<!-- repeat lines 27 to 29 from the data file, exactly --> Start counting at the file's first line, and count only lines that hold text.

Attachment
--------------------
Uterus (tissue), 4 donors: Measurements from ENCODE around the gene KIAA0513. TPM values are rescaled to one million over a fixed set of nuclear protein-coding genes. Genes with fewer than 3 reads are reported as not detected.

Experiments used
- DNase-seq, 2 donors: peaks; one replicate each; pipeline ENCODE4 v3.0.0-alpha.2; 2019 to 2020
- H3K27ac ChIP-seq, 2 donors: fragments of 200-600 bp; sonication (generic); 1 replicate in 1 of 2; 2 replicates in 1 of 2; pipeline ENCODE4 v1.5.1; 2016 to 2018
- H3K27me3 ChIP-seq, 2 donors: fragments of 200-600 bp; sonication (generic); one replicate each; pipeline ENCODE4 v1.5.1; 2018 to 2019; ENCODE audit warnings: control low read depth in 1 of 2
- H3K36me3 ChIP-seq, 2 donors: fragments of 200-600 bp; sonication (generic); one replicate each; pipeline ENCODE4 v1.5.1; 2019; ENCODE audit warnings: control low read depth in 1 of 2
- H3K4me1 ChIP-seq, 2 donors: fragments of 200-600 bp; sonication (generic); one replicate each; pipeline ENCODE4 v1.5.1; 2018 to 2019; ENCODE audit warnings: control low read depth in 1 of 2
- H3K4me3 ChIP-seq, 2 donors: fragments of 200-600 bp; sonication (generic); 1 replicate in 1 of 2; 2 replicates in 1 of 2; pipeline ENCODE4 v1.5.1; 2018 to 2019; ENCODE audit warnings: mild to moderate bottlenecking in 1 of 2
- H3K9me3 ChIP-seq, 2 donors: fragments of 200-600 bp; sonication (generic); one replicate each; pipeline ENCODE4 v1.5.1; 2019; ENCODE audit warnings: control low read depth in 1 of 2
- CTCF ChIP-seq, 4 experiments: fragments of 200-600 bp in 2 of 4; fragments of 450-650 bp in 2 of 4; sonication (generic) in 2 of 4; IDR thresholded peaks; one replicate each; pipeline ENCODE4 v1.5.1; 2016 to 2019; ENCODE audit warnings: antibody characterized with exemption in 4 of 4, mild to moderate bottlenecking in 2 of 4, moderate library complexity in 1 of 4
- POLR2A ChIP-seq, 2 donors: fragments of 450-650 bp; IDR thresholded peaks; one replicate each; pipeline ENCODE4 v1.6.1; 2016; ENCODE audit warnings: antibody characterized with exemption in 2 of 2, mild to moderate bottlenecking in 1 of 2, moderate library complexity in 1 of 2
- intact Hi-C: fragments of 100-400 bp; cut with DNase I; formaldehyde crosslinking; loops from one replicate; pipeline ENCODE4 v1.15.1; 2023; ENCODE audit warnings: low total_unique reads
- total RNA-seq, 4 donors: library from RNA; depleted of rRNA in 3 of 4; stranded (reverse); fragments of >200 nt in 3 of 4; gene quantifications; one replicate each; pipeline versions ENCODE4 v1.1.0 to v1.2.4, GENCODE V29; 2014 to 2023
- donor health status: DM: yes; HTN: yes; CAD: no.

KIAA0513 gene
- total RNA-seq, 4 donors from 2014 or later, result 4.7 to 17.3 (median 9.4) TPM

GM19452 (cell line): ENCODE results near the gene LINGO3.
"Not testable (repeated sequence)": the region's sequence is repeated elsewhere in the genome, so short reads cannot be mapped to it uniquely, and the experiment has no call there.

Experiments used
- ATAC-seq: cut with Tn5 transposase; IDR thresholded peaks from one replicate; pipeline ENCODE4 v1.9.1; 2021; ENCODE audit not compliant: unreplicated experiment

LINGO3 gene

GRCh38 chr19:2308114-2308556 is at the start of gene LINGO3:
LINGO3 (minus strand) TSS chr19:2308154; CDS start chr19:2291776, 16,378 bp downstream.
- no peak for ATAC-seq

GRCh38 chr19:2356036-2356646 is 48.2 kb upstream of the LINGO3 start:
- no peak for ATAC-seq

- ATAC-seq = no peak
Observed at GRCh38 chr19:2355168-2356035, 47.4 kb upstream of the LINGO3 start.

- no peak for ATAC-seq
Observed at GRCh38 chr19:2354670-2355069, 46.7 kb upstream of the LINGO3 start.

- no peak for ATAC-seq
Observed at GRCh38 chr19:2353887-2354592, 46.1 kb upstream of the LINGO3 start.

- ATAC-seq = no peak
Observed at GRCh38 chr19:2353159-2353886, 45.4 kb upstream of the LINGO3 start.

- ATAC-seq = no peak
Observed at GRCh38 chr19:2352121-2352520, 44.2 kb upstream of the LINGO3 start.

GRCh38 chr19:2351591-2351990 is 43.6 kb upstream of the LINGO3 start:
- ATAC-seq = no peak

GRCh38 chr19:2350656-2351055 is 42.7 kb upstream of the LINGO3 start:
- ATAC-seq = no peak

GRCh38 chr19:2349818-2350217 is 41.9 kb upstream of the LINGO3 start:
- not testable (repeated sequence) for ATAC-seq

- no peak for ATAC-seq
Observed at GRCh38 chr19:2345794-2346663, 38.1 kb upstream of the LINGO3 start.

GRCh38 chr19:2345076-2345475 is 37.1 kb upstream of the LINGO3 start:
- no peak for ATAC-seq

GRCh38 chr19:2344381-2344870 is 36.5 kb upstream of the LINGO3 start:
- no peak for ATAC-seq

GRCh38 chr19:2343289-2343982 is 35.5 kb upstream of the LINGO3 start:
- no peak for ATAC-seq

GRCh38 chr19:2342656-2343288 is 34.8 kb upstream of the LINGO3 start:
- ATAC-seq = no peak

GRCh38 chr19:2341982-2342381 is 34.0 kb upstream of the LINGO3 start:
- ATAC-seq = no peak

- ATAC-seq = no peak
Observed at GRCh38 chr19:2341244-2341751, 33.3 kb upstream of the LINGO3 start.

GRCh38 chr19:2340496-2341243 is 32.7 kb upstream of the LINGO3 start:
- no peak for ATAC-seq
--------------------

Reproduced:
- ATAC-seq = no peak
Observed at GRCh38 chr19:2355168-2356035, 47.4 kb upstream of the LINGO3 start.

- no peak for ATAC-seq